There is no reconciliation without healing and no healing without forgiveness, the speaker said.
By NANCY TULLIS
VINDICATOR STAFF WRITER
YOUNGSTOWN -- Hearing firsthand accounts of the 1994 genocide in Rwanda, Youngstown State University guests were urged to help stop the genocide now occurring in the Darfur region of Sudan.
Atty. Justine Rukeba Mbabazi, one of the new female leaders of Rwanda, was the guest speaker Wednesday at a lecture sponsored by the Mahoning Valley Coalition of Conscience and YSU's Judaic studies and history departments.
She said the genocide in Rwanda happened with few people around the world knowing about it, so no one did anything. The difference in Darfur is that more nations know about it, but there is still little international action to stop it.
She said the way to stop genocide is to act beforehand. Prepare the next generation ahead of time instead of waiting until millions have died, she said.
There is no clear model how to reconcile such a situation, but there can be no reconciliation without healing -- and no healing without forgiveness, she said.
Mahoning Valley Coalition for Conscience provided literature and sold wristbands from www.SaveDarfur.org, and encouraged lecture guests to sign postcards reminding President Bush of his pledge early in his presidency that genocide would not happen on his watch.
According to a BBC report, an estimated 800,000 Rwandans were killed in the space of 100 days between April and June 1994. The BBC said the genocide was sparked by the death of the Rwandan president Juvenal Habyarimana -- and with him the president of Burundi and many chief members of staff -- when his plane was shot down above Kigali airport April 6, 1994, although whoever was behind shooting down the plane was never established.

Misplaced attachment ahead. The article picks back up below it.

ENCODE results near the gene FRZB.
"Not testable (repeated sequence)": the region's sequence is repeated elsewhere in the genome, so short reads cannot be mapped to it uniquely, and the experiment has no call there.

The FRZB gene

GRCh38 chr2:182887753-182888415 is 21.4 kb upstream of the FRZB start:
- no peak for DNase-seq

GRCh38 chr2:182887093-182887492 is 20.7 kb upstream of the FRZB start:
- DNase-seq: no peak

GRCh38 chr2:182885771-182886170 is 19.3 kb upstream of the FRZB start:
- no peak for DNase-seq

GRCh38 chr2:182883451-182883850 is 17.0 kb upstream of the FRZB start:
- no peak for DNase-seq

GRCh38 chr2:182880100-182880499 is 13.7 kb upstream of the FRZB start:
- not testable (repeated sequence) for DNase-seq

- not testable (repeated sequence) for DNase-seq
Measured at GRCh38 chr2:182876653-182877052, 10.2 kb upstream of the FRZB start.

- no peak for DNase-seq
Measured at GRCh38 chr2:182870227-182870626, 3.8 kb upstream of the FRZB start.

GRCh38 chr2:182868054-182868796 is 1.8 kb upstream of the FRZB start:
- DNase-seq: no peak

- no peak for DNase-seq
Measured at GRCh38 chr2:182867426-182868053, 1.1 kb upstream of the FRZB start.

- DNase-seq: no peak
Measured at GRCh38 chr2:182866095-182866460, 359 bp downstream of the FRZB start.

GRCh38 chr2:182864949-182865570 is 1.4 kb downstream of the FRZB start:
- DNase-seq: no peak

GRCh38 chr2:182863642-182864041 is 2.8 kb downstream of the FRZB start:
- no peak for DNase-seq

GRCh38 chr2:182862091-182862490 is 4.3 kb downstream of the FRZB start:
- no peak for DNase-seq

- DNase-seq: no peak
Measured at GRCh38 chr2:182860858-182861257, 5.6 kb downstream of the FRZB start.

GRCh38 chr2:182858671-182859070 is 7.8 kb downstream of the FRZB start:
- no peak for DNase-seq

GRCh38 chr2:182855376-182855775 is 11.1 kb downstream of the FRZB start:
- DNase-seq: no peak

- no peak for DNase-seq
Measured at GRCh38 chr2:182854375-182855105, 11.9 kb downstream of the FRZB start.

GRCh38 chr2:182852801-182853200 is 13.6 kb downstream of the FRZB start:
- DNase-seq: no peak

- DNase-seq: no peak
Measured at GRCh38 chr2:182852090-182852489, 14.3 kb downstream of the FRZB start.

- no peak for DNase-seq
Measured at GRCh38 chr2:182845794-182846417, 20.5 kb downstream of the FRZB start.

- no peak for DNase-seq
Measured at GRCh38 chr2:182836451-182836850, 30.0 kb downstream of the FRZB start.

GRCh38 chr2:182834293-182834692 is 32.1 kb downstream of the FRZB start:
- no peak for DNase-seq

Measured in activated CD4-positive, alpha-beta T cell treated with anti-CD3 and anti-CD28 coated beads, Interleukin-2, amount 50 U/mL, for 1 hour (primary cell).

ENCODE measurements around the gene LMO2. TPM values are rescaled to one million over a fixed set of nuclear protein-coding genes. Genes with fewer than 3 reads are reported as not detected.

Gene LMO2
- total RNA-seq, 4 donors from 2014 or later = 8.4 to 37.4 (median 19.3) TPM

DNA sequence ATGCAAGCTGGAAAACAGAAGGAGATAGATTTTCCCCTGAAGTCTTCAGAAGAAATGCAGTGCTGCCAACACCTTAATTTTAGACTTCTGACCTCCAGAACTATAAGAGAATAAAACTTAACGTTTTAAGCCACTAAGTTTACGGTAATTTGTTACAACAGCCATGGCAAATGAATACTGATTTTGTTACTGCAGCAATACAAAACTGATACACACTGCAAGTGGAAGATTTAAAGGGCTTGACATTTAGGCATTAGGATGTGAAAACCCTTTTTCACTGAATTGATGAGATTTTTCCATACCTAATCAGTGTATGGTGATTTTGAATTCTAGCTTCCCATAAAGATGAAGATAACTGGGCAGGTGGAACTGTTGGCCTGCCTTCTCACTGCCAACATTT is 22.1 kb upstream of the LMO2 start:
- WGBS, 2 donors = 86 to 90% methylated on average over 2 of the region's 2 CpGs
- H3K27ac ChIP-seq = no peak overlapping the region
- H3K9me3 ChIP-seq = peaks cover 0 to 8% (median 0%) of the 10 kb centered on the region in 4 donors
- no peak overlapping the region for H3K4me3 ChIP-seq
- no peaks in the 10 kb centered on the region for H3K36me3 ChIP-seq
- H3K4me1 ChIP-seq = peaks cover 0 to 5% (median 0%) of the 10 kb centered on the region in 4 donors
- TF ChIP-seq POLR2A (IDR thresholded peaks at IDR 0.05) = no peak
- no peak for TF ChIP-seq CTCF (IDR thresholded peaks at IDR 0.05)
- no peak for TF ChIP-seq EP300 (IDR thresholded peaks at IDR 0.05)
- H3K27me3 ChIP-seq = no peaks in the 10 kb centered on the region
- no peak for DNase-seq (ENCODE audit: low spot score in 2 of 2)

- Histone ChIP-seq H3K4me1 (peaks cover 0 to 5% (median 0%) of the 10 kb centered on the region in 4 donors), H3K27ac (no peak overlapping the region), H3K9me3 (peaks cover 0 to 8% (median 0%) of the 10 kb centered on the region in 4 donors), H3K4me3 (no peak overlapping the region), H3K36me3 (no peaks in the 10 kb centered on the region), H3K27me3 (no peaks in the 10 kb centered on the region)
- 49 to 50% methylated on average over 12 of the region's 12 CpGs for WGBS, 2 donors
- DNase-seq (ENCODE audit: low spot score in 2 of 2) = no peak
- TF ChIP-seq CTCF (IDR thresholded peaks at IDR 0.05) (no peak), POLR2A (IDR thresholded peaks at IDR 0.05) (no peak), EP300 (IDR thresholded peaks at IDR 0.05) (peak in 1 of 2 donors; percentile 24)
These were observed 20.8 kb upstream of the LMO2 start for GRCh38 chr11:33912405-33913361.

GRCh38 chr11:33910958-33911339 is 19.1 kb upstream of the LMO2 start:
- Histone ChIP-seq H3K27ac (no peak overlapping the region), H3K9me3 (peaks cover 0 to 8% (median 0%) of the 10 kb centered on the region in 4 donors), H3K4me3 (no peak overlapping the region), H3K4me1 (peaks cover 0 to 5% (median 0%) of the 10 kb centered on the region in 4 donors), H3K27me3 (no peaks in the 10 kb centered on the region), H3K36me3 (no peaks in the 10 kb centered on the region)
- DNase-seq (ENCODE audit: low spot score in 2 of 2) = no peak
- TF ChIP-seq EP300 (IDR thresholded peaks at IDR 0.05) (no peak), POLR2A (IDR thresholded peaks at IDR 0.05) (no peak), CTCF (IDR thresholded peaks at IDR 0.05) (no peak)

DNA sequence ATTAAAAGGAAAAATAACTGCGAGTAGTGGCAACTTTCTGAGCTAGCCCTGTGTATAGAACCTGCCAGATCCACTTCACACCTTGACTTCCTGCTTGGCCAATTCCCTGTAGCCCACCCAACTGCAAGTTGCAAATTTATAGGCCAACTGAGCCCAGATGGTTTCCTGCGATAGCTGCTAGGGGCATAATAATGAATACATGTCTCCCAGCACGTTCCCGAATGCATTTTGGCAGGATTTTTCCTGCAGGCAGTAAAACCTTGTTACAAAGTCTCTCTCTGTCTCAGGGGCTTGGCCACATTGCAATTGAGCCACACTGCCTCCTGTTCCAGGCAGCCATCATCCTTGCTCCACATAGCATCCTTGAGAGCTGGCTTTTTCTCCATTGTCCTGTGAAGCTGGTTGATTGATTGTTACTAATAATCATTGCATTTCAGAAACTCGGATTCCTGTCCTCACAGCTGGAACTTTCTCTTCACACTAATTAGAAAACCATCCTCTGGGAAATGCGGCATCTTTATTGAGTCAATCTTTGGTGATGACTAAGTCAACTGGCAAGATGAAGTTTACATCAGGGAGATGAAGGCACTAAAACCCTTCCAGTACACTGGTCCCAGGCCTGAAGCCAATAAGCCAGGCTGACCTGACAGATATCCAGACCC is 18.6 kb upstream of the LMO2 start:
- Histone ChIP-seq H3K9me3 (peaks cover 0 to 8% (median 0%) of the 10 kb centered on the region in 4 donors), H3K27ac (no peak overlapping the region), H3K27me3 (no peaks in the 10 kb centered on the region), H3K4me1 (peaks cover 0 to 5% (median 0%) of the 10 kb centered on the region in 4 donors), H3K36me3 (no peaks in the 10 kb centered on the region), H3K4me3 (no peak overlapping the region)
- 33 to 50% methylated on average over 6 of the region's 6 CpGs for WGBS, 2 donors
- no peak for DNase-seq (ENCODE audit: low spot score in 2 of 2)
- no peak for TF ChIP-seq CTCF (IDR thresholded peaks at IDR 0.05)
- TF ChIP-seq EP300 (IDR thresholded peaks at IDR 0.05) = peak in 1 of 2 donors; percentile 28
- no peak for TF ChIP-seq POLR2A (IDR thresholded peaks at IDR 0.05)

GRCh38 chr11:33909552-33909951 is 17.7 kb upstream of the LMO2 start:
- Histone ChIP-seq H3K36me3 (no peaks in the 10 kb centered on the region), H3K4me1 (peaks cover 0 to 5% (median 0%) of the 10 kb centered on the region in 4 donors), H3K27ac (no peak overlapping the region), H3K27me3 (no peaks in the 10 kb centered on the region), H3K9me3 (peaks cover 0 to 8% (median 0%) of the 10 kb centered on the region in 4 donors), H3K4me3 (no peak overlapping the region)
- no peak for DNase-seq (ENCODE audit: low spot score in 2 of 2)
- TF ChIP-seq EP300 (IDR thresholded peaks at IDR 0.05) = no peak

Mbabazi emphasized the Rwanda genocide was much different than that of Nazi Germany against the Jews during the Holocaust in the 1940s. Rwandans committed genocide against one another, she said.
When people started killing one another, families were divided, she said. She saw cousins in her family take sides based on which children looked like their mother and which ones looked like their father. They killed one another during the genocide, and in the end, killed their mother.
Mbabazi said the turning point of her life came July 24, 1994. She arrived home late from work and went straight to bed without talking to other family members.
When she woke up the next morning, she was faced with 39 people in her home seeking help. Many were not family members and some she didn't even know.
She decided then that rather than be a victim and sit and cry with them, she had to be a lifesaver.
What she did
According to a press release, Mbabazi became an international lawyer and gender expert and has been instrumental in empowering women to seek prominent positions in Rwanda.
Nearly 300,000 volunteer judges are helping to process the thousands of genocide cases through Rwandan courts, and about 70 percent of those volunteer judges are women, Mbabazi said.
As a lawyer, Mbabazi drafted Rwanda's first legislation against gender-based violence. She provided legal aid without pay for a movement in Rwanda that brought women to the forefront of national politics, and played a critical role in the debate of gender equality in Rwanda's new constitution.
As an international consultant, she is a trainer and a mentor of the first team of female defense lawyers in Afghanistan, and traveled from Afghanistan to appear at YSU.